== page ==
In conventional modern usage of the terms, buccaneers are often equated with pirates, although by historical convention the terms are quite separate. Buccaneers were pirates of a specific variety. Notably, they consisted of larger crews that were apt to attack small coastal towns in the Caribbean rather than intercontinental shipping. They also usually held some form of legitimacy from a participating government during the golden age of sail, making them technically privateers. In practice, however, they were highly opportunistic and would plunder nearly any target that they believed they could get away with.
Buccaneers were known for harboring a democratic form of political self-organization. This was not the rule, of course, but it was an overwhelming trend amongst the buccaneer ships that populated the Caribbean between the 16th and 19th centuries. Captains were often elected by the crew, and could even be deposed by a mutinous crew without the threat of punishment or marooning. Many buccaneers considered themselves to be representatives of individual sovereign states that paid no heed to existing governments of the time, and many of the privateering contracts that they enjoyed reflected this estimation.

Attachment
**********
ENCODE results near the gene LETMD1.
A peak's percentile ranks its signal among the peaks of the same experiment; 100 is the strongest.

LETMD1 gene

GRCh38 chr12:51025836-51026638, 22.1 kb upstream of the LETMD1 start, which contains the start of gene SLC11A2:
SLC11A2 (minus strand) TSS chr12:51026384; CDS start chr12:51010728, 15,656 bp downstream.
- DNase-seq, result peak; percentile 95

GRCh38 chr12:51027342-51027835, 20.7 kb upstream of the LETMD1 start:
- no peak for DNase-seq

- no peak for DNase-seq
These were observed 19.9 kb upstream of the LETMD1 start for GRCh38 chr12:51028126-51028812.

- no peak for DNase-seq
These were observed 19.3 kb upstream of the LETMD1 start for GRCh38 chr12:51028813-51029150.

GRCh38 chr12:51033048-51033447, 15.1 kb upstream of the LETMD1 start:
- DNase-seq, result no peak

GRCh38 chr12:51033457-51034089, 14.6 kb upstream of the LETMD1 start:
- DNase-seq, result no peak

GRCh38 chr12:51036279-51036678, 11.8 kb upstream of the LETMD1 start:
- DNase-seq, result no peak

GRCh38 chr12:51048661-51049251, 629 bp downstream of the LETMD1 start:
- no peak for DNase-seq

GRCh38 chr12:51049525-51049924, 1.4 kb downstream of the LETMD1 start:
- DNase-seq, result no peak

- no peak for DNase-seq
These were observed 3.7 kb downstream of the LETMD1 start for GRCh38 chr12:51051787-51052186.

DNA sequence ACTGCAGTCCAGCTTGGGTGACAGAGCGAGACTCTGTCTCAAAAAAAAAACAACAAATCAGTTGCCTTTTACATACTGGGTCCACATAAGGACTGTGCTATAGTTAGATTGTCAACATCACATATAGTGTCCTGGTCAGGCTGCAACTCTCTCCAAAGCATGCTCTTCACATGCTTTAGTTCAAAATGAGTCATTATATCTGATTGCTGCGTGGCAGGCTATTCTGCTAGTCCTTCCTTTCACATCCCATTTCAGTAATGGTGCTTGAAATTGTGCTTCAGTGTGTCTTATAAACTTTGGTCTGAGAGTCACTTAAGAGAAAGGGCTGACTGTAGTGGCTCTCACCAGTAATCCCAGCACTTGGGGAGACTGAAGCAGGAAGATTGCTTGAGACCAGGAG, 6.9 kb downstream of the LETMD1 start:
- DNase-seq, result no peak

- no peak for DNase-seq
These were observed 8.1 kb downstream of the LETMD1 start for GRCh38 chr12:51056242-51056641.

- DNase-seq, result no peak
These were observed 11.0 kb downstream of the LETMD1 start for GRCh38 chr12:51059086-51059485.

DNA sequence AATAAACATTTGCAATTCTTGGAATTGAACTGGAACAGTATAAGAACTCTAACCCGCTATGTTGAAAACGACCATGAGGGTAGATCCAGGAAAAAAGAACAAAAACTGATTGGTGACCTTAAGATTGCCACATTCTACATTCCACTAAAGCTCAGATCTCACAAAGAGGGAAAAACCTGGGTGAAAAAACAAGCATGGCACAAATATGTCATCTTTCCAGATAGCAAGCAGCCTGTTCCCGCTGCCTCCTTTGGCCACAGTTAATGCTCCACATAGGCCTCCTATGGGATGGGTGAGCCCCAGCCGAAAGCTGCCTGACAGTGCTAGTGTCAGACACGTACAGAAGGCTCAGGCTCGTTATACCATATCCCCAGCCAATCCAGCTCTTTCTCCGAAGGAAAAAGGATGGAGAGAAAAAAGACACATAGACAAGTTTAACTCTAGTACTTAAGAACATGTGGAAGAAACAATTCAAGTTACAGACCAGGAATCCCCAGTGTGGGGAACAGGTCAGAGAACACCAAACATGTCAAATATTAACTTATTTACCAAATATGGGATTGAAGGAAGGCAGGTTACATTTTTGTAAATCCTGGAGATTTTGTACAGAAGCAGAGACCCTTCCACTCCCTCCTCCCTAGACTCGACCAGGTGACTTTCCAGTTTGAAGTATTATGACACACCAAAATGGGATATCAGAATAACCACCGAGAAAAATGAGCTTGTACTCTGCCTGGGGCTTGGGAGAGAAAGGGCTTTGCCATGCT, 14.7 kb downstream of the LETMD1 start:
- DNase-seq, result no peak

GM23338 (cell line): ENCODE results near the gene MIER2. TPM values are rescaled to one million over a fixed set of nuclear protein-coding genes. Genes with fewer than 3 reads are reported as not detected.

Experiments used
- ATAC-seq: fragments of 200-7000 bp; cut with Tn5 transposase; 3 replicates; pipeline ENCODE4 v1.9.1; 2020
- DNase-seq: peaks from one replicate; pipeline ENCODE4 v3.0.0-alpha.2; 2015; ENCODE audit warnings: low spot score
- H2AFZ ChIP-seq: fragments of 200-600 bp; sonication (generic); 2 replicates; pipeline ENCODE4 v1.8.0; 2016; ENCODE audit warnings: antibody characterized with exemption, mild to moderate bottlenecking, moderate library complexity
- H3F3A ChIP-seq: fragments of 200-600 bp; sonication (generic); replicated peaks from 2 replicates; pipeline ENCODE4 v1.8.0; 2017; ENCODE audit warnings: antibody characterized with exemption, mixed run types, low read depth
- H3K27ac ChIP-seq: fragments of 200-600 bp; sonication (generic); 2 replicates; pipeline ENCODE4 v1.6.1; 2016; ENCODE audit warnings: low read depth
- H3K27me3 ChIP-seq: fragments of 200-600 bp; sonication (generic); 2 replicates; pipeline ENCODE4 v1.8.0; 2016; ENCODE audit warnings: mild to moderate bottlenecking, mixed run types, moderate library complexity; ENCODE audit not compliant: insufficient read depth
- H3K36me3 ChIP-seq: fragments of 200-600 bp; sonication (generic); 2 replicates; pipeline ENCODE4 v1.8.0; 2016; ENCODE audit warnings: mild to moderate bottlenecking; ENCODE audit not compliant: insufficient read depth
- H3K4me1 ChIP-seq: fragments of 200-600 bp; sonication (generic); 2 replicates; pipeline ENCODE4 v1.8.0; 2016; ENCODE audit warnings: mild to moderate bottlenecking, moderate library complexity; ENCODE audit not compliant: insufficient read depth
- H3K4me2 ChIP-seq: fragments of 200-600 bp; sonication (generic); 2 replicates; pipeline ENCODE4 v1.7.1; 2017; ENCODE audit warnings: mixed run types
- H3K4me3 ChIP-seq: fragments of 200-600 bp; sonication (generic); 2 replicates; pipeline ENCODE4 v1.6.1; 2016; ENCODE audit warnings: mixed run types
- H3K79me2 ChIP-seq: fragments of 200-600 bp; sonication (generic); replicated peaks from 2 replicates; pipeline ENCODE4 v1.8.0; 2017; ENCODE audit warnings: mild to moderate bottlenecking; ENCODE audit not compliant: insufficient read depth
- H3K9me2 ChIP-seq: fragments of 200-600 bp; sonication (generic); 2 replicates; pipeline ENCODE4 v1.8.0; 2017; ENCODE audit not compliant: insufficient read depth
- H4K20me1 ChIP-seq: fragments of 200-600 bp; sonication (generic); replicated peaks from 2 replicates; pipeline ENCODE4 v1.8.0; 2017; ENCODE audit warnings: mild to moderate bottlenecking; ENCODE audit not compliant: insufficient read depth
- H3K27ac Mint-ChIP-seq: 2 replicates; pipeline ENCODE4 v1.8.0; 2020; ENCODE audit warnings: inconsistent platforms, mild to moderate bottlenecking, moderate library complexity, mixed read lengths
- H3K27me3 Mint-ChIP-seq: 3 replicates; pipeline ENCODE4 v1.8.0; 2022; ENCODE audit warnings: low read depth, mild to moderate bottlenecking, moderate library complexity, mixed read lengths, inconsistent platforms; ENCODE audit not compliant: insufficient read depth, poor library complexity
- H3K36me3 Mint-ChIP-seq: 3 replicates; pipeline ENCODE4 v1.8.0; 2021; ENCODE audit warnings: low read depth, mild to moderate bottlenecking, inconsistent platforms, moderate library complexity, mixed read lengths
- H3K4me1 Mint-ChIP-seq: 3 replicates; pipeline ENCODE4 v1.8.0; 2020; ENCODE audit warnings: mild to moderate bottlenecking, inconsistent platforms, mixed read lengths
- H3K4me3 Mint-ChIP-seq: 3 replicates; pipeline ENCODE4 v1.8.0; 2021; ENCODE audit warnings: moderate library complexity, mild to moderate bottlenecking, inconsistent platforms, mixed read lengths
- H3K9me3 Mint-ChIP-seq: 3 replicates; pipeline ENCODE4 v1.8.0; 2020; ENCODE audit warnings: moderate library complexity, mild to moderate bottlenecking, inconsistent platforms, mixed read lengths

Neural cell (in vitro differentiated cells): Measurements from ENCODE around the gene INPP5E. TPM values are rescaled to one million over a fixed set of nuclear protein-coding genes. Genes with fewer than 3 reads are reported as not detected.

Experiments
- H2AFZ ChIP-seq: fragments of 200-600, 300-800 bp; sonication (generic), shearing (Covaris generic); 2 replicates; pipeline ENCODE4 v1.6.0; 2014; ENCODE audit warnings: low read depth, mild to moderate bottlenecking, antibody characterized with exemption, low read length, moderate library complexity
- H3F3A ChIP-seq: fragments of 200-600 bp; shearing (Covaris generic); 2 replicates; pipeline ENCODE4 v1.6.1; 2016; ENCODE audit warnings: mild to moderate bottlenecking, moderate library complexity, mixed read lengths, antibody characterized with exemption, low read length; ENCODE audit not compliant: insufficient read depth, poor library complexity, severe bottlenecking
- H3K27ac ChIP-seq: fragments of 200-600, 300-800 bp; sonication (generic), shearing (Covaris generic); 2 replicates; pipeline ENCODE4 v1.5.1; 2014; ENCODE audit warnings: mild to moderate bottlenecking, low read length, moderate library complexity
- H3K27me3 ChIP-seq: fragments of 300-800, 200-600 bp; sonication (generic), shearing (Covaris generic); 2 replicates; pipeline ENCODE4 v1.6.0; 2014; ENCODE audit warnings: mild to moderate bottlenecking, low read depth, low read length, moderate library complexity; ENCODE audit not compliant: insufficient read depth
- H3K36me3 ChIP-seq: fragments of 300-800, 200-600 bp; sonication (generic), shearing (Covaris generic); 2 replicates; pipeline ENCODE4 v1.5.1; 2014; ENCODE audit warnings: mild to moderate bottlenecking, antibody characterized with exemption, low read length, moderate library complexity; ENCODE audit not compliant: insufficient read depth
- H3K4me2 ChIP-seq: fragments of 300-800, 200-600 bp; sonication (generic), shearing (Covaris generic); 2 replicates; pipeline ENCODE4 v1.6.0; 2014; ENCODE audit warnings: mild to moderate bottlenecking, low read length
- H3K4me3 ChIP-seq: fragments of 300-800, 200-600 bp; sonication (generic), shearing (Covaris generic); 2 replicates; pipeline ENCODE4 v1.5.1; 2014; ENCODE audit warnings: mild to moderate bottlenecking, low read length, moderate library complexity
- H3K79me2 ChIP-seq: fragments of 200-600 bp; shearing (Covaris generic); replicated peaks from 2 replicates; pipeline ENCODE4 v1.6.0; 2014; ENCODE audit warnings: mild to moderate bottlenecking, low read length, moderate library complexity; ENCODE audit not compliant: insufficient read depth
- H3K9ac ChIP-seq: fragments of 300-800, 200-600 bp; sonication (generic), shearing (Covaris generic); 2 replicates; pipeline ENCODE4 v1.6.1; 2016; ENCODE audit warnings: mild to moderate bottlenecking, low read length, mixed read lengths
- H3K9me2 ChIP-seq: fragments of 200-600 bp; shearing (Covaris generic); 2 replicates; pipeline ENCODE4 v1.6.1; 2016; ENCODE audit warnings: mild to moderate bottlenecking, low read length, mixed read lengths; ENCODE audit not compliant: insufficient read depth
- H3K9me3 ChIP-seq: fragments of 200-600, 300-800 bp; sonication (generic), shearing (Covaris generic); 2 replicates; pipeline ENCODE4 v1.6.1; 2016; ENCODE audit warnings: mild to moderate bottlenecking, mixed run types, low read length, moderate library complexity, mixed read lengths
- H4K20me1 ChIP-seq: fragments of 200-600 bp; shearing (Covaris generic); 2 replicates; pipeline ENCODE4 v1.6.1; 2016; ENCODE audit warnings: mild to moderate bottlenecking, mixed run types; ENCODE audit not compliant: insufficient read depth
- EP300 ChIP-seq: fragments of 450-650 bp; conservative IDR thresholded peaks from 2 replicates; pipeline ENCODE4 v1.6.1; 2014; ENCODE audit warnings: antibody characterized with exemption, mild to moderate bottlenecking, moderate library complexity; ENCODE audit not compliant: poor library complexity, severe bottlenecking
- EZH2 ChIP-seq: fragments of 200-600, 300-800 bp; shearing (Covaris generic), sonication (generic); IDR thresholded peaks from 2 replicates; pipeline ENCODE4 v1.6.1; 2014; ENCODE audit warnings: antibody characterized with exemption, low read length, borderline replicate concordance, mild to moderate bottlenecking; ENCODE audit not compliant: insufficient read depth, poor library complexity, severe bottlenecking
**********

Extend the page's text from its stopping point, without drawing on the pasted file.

Buccaneers rarely had access to the level of military might and weaponry necessary to bombard a coastal town in the way a developed navy might. The traditional strategy employed by many buccaneers was to beach their ships secretly in a secret area nearby the targeted town and then rush it quickly from the landward side that was often considerably less protected than the coastal side. They largely relied on the element of surprise, because many coastal island towns did not expect to be attacked by land and this allowed buccaneers to quickly depose the administration of the town and gain access to their riches, treasures and other goods.
Unlike their pirate cousins, buccaneers did not last well into the modern era. By the onset of the 18th century, they were already a dying breed owing to the increased defensive measures practiced by coastal towns, heavy policing of coastal waters and increased naval presence by legitimate European powers in the Caribbean. The tendency of buccaneers to embroil these European powers in unwanted conflicts led to their systematic removal. Many buccaneers went on to seek legitimate employment or moved into piracy of less patrolled waters such as the Indian Ocean.